Back to the Heat

We had a pleasant and useful time in both Adelaide and Melbourne before flying on to Honiara. We were able to discuss past and future projects for Helena Goldie Hospital and College of Nursing. Jenny moved on to Munda on Wednesday; Graham has spent three days in Honiara, mainly in the various hospital departments, meeting old colleagues and discussing plans for this year. By chance a general surgeon was in the hospital today who visited H.G.H. in September 2009 with the Loloma Foundation and we were able to discuss a number of issues regarding hospital services, future surgical tours to the West Province and some aspects of public health.

It was inevitably a shock to arrive here with temperatures over 30 degress centigrade, but the sea breezes do help by day. The road in Honiara are busier than they were, with more H.G.V.’s than before. Currently there is a team from Australia & U.S. at the National Referral Hospital teaching endoscopy to some of the doctors here.

2 thoughts on “Back to the Heat

  1. Daphne Brown

    Hello Jenny!
    Just a few lines to let you know I am thinking of you and hoping all is well with you; are you getting back into the swing of things after your furlough Is it still called that? We’ve had snow here and floods but it’s back to normal now. My life must seem very humdrum in comparison to yours but it’s good to know where you are Well I think I know where you are… locating people in far off climes is one of my ambitions! Have not yet been to the Antipodes but it is something I would like to do. It is Thursday afternoon and am looking after a young girl after school and then will take her to Taekwondo classes At present I am in the library writing this so will sign off for now. I seem to have lost sight of her. Keep in touch when you have time! Keep cool!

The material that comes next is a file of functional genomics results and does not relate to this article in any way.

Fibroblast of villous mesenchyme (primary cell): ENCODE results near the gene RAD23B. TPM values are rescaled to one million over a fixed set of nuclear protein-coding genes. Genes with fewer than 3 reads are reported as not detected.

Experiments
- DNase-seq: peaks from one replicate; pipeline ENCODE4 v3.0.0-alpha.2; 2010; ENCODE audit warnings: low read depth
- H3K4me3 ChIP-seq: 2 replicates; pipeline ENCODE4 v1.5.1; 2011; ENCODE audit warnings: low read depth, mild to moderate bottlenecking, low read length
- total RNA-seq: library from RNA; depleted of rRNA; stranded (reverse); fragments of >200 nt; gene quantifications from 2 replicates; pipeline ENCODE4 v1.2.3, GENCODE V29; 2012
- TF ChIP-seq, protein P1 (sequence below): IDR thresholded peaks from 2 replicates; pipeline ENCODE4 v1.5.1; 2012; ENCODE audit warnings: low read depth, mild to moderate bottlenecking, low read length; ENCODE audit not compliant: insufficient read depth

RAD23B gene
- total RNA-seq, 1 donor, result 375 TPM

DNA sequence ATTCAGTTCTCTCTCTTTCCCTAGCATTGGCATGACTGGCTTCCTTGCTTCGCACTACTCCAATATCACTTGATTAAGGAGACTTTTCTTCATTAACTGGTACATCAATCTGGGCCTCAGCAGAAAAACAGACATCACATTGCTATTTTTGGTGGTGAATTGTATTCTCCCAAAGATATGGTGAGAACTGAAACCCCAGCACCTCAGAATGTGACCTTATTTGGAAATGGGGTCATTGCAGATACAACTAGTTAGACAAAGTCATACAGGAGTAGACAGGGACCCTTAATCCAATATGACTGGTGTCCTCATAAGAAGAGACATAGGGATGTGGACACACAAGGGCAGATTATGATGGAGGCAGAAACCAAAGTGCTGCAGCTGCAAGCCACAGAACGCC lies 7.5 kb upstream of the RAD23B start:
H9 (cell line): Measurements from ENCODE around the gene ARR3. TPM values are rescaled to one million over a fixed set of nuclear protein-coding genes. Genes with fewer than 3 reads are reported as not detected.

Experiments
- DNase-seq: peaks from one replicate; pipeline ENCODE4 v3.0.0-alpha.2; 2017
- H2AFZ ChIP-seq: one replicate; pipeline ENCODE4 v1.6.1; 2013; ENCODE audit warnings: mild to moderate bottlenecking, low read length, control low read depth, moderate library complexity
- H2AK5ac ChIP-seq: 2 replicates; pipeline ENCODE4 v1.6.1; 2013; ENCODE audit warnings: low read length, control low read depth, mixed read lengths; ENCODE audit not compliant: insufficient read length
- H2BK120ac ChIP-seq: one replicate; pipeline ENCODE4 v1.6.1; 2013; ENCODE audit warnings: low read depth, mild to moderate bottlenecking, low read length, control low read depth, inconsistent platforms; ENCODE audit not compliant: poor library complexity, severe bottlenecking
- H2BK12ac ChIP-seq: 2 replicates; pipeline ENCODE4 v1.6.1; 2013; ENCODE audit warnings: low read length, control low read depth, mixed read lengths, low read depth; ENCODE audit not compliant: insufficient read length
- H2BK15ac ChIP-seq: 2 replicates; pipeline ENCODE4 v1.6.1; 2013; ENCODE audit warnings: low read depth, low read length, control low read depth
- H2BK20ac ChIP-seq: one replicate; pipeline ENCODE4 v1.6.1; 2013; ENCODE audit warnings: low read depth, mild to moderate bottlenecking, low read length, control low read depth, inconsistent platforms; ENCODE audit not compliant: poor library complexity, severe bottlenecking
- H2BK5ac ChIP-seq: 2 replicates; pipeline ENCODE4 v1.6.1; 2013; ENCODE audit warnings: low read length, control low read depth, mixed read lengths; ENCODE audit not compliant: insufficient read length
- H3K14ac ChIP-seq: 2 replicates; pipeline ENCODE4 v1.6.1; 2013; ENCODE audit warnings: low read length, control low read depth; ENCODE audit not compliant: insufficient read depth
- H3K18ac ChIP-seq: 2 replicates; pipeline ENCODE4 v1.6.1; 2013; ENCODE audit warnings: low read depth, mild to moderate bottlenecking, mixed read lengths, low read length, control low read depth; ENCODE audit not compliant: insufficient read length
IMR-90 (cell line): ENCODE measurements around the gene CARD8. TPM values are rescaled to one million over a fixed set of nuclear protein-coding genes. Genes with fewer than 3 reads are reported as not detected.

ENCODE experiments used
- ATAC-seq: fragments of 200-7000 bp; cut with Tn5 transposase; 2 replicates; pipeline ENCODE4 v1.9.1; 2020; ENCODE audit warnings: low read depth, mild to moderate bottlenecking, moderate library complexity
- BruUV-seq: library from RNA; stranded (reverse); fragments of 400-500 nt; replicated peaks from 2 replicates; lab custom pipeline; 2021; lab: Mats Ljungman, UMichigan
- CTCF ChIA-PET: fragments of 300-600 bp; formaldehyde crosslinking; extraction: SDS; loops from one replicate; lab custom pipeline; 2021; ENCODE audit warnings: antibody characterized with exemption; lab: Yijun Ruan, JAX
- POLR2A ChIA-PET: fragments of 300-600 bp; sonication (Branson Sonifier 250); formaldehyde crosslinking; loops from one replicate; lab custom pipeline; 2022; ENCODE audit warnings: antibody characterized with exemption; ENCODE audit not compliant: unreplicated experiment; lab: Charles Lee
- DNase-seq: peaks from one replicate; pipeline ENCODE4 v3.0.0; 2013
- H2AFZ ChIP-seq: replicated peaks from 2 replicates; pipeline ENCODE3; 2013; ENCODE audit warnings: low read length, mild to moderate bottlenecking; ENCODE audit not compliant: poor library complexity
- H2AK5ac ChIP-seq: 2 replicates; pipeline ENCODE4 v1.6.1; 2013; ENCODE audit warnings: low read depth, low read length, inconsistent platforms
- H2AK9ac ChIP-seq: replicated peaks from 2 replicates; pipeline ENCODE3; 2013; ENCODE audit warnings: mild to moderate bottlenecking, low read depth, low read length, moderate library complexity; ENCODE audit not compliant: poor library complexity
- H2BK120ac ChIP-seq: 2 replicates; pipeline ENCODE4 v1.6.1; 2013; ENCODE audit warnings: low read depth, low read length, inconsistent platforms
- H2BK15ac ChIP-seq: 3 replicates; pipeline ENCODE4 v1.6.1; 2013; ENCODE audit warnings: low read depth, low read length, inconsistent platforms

Love Daphne

  2. Porfirio Massey

    “It really is incredible that a patient can arrive at the eye clinic blind and leave the next day with their sight restored,” said Mr Ramsden. “I am particularly impressed to see that the majority of the visiting team are Solomon Islanders who have come home to provide eye care to their own people.”Four out of five people living in the Pacific who are blind don’t have to be, and The Fred Hollows Foundation NZ trains Pacific eye health workers to restore sight in their own communities.


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